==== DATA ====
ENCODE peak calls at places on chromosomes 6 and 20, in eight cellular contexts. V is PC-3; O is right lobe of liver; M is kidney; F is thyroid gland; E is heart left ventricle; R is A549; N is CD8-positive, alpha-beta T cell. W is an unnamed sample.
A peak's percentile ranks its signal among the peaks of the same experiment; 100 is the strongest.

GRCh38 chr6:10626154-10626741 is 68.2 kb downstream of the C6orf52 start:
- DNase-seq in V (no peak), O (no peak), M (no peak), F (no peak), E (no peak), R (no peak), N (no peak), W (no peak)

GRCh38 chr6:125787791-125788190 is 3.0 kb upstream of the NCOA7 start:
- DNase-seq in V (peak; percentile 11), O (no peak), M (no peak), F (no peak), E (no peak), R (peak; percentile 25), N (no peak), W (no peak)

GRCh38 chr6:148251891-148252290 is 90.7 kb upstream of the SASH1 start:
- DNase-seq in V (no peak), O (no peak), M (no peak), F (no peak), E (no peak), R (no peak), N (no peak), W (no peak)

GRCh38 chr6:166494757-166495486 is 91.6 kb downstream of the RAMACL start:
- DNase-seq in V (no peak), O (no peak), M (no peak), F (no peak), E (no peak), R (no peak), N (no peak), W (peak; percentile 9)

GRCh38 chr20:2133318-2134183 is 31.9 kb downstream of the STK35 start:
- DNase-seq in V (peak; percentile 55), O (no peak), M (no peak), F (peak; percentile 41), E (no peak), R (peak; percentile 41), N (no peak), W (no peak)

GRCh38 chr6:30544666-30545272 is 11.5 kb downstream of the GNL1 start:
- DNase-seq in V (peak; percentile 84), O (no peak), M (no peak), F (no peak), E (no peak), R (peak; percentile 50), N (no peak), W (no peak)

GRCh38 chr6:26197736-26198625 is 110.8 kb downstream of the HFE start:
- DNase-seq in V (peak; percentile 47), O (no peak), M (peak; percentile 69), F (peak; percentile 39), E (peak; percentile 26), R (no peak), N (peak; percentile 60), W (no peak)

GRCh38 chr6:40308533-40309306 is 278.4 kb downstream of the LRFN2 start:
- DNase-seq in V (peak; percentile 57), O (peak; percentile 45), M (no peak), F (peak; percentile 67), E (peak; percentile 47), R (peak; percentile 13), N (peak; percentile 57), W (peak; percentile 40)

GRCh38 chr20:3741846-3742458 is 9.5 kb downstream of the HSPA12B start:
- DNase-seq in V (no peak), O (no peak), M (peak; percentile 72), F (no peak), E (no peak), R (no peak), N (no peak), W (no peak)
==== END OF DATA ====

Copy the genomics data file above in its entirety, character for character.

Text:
ENCODE peak calls at places on chromosomes 6 and 20, in eight cellular contexts. V is PC-3; O is right lobe of liver; M is kidney; F is thyroid gland; E is heart left ventricle; R is A549; N is CD8-positive, alpha-beta T cell. W is an unnamed sample.
A peak's percentile ranks its signal among the peaks of the same experiment; 100 is the strongest.

GRCh38 chr6:10626154-10626741 is 68.2 kb downstream of the C6orf52 start:
- DNase-seq in V (no peak), O (no peak), M (no peak), F (no peak), E (no peak), R (no peak), N (no peak), W (no peak)

GRCh38 chr6:125787791-125788190 is 3.0 kb upstream of the NCOA7 start:
- DNase-seq in V (peak; percentile 11), O (no peak), M (no peak), F (no peak), E (no peak), R (peak; percentile 25), N (no peak), W (no peak)

GRCh38 chr6:148251891-148252290 is 90.7 kb upstream of the SASH1 start:
- DNase-seq in V (no peak), O (no peak), M (no peak), F (no peak), E (no peak), R (no peak), N (no peak), W (no peak)

GRCh38 chr6:166494757-166495486 is 91.6 kb downstream of the RAMACL start:
- DNase-seq in V (no peak), O (no peak), M (no peak), F (no peak), E (no peak), R (no peak), N (no peak), W (peak; percentile 9)

GRCh38 chr20:2133318-2134183 is 31.9 kb downstream of the STK35 start:
- DNase-seq in V (peak; percentile 55), O (no peak), M (no peak), F (peak; percentile 41), E (no peak), R (peak; percentile 41), N (no peak), W (no peak)

GRCh38 chr6:30544666-30545272 is 11.5 kb downstream of the GNL1 start:
- DNase-seq in V (peak; percentile 84), O (no peak), M (no peak), F (no peak), E (no peak), R (peak; percentile 50), N (no peak), W (no peak)

GRCh38 chr6:26197736-26198625 is 110.8 kb downstream of the HFE start:
- DNase-seq in V (peak; percentile 47), O (no peak), M (peak; percentile 69), F (peak; percentile 39), E (peak; percentile 26), R (no peak), N (peak; percentile 60), W (no peak)

GRCh38 chr6:40308533-40309306 is 278.4 kb downstream of the LRFN2 start:
- DNase-seq in V (peak; percentile 57), O (peak; percentile 45), M (no peak), F (peak; percentile 67), E (peak; percentile 47), R (peak; percentile 13), N (peak; percentile 57), W (peak; percentile 40)

GRCh38 chr20:3741846-3742458 is 9.5 kb downstream of the HSPA12B start:
- DNase-seq in V (no peak), O (no peak), M (peak; percentile 72), F (no peak), E (no peak), R (no peak), N (no peak), W (no peak)